In the winter of 1988, I saw New York City for the first time. I was nineteen, a freshman at a small, private college in Connecticut—expensive, but generous with scholarships—where I’d chosen, to the dismay of my hardworking parents, to study theater. I’d told them about my trip to the city, but not how I’d get there or with whom: a man named Alex Pappas, an associate professor of Dramatic Arts, who’d been my teacher for Stage Movement.
Alex was the thing I most wanted to be, an actor. At my age he’d already appeared on a TV soap opera, a minor part that later turned into a major one. Film roles followed, though they weren’t films I’d heard of. We watched them together on videocassette, naked, in his bed.
If it happened today, our affair would violate a half dozen statutes in the University Code of Conduct, but in 1988—three years before Anita Hill—the rules had yet to be written. Still, Alex was cautious. He was about to go up for tenure, and his path was booby-trapped with human explosives that might go off at any moment: scheming colleagues, a crazy ex-wife prone to jealousy and unpredictable rages. He thought it best to keep our relationship quiet, and I agreed, though this hurt my feelings and was difficult to do. Even more than I wanted to sleep with him, I wanted to talk about him, to make known to the wide world that he had chosen me.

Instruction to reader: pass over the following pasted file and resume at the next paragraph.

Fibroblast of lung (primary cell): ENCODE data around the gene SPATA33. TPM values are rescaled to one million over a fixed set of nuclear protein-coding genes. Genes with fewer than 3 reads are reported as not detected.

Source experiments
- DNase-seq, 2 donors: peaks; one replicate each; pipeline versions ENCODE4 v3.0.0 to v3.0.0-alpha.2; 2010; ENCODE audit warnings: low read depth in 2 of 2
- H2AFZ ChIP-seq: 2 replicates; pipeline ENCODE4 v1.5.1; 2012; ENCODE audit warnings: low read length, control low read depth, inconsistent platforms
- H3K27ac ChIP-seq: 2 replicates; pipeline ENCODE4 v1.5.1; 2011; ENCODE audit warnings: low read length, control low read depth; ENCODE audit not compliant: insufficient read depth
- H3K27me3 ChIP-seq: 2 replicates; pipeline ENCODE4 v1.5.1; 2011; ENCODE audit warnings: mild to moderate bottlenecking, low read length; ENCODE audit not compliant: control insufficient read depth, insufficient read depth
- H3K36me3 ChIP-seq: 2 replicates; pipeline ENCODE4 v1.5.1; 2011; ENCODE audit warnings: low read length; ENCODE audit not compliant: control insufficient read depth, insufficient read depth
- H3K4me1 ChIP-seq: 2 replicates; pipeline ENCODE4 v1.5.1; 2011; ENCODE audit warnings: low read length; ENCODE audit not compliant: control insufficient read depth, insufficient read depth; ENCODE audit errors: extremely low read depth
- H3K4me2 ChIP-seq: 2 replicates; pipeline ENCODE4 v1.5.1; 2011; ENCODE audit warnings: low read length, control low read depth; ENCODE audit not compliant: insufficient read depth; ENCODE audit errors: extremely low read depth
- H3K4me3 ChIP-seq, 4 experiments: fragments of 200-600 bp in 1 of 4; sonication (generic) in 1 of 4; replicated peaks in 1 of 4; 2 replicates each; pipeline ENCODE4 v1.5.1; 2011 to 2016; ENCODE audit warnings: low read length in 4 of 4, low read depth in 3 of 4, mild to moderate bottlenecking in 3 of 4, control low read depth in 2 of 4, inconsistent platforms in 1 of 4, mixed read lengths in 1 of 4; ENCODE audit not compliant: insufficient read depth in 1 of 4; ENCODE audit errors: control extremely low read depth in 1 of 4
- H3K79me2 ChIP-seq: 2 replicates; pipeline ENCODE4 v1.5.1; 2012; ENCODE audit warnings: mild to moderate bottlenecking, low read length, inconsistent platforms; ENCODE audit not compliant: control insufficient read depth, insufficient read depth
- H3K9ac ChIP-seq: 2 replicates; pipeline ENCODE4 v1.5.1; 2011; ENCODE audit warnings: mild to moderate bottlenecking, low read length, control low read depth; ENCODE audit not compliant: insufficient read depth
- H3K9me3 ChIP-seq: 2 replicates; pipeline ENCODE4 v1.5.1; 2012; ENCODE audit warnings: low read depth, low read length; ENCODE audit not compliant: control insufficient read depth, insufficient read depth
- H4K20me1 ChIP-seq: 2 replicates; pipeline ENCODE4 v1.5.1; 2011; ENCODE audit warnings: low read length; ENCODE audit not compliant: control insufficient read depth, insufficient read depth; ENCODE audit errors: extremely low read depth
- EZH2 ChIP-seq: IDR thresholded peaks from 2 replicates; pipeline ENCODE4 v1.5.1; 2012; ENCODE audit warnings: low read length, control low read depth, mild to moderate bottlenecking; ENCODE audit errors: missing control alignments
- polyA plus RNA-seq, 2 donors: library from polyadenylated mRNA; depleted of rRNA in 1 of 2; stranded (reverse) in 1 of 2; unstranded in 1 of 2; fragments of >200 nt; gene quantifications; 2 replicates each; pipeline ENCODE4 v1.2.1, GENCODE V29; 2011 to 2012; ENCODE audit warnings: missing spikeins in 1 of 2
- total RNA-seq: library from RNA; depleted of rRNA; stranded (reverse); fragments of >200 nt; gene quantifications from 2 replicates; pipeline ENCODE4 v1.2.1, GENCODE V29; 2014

We drove into the city on a Friday afternoon. We’d be staying at his friend Christopher’s, Alex explained as we idled in traffic, a huffing bolus of cars and trucks crowding onto the Triborough Bridge. Christopher was out of town—for three weeks each month, he performed in a cabaret show on a Carnival Cruise ship—but Alex had a key to his apartment on Mott Street.
The address meant nothing to me. “Is it near Central Park?” I asked stupidly—the only New York landmark I could think of. I had visions of Alex and me walking hand in hand, beyond the reach of campus gossip.
“Not even close. Motherfucker,” he growled as a taxi swerved in front of us.